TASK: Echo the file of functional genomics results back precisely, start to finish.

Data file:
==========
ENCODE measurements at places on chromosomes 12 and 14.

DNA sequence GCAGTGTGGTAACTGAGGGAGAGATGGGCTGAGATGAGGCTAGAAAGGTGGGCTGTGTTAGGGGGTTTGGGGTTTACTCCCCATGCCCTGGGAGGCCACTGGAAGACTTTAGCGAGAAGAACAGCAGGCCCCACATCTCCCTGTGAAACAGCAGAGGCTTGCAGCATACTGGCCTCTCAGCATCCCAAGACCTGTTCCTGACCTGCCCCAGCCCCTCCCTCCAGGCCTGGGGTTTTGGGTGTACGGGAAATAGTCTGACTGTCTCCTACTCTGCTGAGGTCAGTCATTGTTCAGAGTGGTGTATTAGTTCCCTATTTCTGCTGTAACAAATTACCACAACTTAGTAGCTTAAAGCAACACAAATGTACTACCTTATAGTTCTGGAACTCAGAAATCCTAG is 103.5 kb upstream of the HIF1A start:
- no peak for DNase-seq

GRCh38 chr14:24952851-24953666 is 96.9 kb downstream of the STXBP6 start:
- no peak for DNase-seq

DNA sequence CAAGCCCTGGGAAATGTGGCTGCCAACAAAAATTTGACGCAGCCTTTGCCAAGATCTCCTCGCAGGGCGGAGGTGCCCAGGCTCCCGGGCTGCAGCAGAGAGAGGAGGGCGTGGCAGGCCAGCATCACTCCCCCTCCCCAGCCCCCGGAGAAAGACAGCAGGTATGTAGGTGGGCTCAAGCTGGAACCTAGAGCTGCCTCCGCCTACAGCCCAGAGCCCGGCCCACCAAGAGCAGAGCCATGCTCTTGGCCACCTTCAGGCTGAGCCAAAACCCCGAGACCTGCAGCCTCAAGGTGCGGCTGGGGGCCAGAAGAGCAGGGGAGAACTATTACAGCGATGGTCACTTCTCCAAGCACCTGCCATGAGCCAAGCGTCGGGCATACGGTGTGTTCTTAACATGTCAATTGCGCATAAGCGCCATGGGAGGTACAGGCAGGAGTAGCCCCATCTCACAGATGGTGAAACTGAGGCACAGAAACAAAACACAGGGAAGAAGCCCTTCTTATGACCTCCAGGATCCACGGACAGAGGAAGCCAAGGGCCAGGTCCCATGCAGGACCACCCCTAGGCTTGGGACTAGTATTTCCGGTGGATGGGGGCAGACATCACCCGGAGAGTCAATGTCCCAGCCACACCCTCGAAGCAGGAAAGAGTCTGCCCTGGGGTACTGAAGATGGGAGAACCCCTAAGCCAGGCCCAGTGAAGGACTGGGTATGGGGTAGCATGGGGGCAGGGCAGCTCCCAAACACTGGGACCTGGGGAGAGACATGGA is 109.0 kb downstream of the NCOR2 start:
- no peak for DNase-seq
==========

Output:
ENCODE measurements at places on chromosomes 12 and 14.

DNA sequence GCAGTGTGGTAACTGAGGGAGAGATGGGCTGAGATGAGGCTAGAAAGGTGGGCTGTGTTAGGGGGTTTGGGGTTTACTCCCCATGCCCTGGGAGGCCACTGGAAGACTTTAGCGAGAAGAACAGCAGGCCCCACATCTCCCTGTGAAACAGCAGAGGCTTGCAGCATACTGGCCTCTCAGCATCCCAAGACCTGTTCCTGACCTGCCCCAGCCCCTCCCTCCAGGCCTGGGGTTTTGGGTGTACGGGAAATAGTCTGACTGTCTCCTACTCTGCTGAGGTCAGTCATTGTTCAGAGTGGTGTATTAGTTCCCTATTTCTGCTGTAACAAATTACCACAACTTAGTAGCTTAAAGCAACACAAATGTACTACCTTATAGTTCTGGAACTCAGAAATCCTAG is 103.5 kb upstream of the HIF1A start:
- no peak for DNase-seq

GRCh38 chr14:24952851-24953666 is 96.9 kb downstream of the STXBP6 start:
- no peak for DNase-seq

DNA sequence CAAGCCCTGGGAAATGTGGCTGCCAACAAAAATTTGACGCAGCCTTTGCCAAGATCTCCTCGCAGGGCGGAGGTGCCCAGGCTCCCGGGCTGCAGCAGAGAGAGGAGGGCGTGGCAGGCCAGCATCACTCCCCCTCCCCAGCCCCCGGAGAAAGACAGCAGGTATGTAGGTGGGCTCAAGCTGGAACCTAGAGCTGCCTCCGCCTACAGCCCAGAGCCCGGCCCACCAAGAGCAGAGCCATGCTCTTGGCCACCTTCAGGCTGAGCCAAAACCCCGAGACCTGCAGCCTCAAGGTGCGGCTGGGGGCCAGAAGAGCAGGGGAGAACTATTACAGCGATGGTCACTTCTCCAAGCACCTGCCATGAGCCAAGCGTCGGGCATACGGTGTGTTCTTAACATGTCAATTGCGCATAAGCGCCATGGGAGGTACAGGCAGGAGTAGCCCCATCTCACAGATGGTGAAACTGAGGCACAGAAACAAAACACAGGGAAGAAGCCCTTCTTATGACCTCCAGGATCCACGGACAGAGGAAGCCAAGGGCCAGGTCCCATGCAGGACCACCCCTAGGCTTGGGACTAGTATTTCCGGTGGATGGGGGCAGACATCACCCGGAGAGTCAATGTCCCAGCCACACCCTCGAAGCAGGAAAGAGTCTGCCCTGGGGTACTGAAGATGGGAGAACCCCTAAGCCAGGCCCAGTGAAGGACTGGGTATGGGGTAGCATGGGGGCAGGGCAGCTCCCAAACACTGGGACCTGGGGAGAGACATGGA is 109.0 kb downstream of the NCOR2 start:
- no peak for DNase-seq